Both “consent” and “assent” involve informing research participants about the research and its risks and benefits and documenting the research participants’ understanding and agreement to participate in the research.
Application of either “consent” or “assent” is related to the age of the participants. Adult research participants typically give their “consent” to participate in the research.
For research involving minors or persons not competent to give consent, a parent or legal guardian must give permission to allow the participant to participate in the research. In other words, it is the parent or legal guardian who gives the (written) informed consent if the research involves a participant not competent to give consent, but, after receiving information about the nature, procedural requirements, and risks of research participation, the participant is asked to give his or her (verbal) assent, or agreement to participate. The nature of the assent should be developmentally appropriate.
CCSNH’s IRB’s policy with respect to assent is based largely on Salem State University’s policy.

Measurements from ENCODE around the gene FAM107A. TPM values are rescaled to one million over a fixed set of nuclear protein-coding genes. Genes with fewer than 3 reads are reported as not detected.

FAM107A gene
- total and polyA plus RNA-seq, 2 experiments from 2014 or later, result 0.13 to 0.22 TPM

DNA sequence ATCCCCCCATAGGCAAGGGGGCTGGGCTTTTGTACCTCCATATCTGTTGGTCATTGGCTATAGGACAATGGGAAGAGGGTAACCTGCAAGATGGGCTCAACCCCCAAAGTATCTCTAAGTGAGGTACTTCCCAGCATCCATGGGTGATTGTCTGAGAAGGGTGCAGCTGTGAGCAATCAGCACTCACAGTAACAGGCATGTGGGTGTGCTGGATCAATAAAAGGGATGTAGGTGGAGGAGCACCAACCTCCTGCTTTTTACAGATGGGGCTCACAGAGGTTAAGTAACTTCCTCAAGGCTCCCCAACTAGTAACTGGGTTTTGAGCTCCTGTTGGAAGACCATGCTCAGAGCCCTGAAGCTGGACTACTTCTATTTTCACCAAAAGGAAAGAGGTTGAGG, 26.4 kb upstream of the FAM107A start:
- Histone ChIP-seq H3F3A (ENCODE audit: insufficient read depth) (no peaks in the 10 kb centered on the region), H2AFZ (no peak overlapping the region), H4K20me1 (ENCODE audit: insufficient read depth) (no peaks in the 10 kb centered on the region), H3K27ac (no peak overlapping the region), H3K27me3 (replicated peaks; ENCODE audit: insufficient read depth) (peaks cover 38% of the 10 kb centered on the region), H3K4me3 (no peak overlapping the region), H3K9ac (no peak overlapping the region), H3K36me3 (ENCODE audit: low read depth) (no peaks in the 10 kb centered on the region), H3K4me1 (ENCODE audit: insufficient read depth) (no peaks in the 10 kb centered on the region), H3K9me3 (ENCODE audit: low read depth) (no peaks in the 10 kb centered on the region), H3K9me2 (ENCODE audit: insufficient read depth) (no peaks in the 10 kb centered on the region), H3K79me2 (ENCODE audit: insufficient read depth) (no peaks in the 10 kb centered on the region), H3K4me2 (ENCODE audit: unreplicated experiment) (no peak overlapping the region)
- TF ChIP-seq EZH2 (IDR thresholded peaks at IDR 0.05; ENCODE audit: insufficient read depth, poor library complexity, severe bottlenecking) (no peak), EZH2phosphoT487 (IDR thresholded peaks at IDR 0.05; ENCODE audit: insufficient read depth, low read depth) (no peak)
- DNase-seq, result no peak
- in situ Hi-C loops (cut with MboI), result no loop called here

The consent process is a two-part process consisting both of parental consent and assent by the minor.
Approaches to assent by age range
Age 5-7: A simple oral description of the child’s involvement is given to the participant and verbal assent is requested. The procedure may be documented on the informed consent form by the presence of the signature of a witness.
Age 8-13: A more complete oral description of the research (in layman’s terminology) is given to the participant. Verbal assent is requested. The procedure may be documented on the informed consent form by the signature of a witness.
Above age 13: Written assent should be requested from both parent and child, using age-appropriate and background-appropriate documents.
Standard educational practice in school-based research will continue to be based on the superintendent’s requirement for parental consent.
 Adapted from Salem State University IRB Policy